AUGUSTA – In a 5-7 party line vote, the Legislature’s Health and Human Services (HHS) Committee voted Monday to recommend passage of a Medicaid expansion bill, but the ‘nay’ vote of a key Republican lawmaker may foreshadow a momentum shift in the year’s most high-profile policy debate.
“It’s like we learned nothing from the last time we expanded Medicaid in 2002. Enrollment skyrocketed beyond projections, resulting in more than $700 million in hospital debt,” said Sen. Jim Hamper (R-Oxford), a member of the HHS Committee. “We just paid that debt off and now we want to go down that same road again,” said Hamper.
The present version of Medicaid expansion, L.D. 1487, was introduced by two Republican senators as a compromise measure. It includes the Democrat-sponsored Medicaid expansion proposal plus managed care legislation and a dubious “sunset” clause. The managed care legislation would cause the Department of Health and Human Services to outsource management of Medicaid enrollees to private companies, while the sunset clause would, theoretically, allow Maine to reduce eligibility for the welfare program in three years.
The committee vote allows Medicaid expansion legislation to move forward in the Legislature, but it is surely a hollow victory for Medicaid expansion’s proponents. Although Assistant Senate Minority Leader Roger Katz (R-Kennebec) and Sen. Tom Saviello (R-Franklin)’s compromise proposal was expected to lure more Republican votes, every Republican on the HHS Committee voted against the bill, including Rep. Carol A. McElwee (R-Caribou), who supported expansion last year.
McElwee’s position change is a devastating blow to pro-expansion Democrats and advocacy groups.
“I applaud Rep. McElwee’s decision and I thank her for being open-minded throughout the process in the face of new information and changing circumstances,” said Assistant House Minority Leader Alex Willette (R-Mapelton).
The debate over Medicaid expansion has become a hotly partisan issue since last year’s deliberations, with both sides debating fiercely about the proposal’s cost. Today’s committee meeting was no exception.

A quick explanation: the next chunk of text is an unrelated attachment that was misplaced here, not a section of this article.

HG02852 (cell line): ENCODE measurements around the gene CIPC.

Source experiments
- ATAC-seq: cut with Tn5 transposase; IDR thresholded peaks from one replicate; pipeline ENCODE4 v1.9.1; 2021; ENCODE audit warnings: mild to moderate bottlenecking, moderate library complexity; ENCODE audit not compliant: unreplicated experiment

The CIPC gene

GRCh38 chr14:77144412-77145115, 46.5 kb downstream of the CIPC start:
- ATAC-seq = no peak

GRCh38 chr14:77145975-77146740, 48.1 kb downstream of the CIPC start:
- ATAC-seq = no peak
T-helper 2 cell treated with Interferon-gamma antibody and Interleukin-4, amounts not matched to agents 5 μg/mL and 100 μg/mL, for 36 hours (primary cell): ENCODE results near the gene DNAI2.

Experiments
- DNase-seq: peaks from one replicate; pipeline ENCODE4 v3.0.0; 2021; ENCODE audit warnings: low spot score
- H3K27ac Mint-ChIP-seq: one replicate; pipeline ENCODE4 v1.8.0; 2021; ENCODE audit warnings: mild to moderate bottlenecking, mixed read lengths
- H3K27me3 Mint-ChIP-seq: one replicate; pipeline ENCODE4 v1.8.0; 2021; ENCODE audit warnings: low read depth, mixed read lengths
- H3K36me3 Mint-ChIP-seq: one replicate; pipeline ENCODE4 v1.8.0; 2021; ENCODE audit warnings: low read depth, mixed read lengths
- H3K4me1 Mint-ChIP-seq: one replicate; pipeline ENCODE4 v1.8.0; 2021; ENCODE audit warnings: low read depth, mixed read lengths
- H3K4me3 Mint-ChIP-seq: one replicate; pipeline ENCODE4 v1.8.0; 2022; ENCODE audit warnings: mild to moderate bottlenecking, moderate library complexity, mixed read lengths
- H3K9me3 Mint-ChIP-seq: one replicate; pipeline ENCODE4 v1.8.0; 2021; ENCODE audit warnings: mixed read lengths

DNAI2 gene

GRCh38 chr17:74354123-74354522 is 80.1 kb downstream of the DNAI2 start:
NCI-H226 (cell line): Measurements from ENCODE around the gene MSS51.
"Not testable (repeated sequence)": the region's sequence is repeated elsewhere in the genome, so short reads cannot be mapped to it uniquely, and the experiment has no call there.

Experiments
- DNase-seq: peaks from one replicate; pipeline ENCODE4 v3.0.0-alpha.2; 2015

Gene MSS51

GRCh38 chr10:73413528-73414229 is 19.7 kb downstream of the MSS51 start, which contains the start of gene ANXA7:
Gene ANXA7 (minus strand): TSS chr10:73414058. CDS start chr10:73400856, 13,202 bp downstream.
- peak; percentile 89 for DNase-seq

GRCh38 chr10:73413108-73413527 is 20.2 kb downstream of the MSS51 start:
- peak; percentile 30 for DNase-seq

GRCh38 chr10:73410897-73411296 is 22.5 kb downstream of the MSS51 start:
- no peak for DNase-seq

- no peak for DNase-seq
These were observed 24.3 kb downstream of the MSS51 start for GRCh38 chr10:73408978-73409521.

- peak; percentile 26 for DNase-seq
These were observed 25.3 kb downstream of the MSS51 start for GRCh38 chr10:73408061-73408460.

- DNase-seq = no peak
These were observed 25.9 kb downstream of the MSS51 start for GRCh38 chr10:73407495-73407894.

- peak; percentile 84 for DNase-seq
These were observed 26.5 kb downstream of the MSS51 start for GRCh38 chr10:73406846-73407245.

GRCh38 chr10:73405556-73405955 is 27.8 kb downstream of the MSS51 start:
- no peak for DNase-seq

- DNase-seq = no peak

Last week, the Office of Fiscal and Program Review (OFPR) published an analysis purporting to the show the cost of Katz’s Medicaid expansion proposal. Department of Health and Human Services Commissioner Mary Mayhew called OFPR’s cost estimate “nonsense” and blasted the policy analyst who crafted it for ignoring the cost figures provided by the department.
“I am concerned by the departure from the well-established process of using information submitted by the program area to inform decision-making,” Mayhew said in a press release. “The analyst clearly chose to ignore the facts and presented phantom savings that cannot be substantiated… One must question the motivation of doing so and the integrity of the process.”
Rep. Deb Sanderson (R-Chelsea), the Republican lead on the HHS Committee, asked the Democratic co-chairs of the committee today if Christopher Nolan, the OFPR staffer who crafted the controversial fiscal note, could explain his thinking. According to Sanderson, HHS Committee co-chair Rep. Richard Farnsworth (D-Portland) said that decision was up to Ana Hicks, chief of staff to Speaker of the House Mark Eves (D-North Berwick).
Farnsworth’s abdication of authority over his committee was a troubling sign for Sanderson.
“That told me clearly that the committee is taking orders from leadership and not making its own informed decisions,” said Sanderson.
The Katz-Saviello Medicaid expansion proposal could head to the Senate floor for a vote as early as Tuesday.